The process of exchange of energy between a photon and an electron only occur after a specific energy called work-function of the material. Thus, the energy transferred is quantised due to the fact that the electron can reside only in quantised orbits.

But, why doesn't the process happen in steps? I mean the electron getting excited to a higher orbit and before the electron gets de-excited another photon gives it energy to escape from the metal. Is it theoretically possible?


Interactions between electrons in excited states and photons can happen. The probability will of course depend on the time that electrons spend on the excited level. You will probably need to have a metastable (molecular) orbital in order to have some chances to extract electrons with a double interaction.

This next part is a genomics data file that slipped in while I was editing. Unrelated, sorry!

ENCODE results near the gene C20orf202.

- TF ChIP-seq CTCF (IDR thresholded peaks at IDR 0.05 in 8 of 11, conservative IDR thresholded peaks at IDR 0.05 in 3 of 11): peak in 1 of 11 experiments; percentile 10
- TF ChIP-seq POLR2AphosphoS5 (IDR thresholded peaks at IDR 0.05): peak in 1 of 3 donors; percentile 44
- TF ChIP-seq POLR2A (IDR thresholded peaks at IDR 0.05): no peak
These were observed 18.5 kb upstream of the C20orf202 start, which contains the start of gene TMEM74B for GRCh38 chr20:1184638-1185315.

However there is another interesting process which involves a similar mechanics. In this case the interaction of the right energy photon with an excited electron results into the electron being dropped to the fundamental level and two identical photons being emitted. It is called stimulated emission and it is the basic of lasers.

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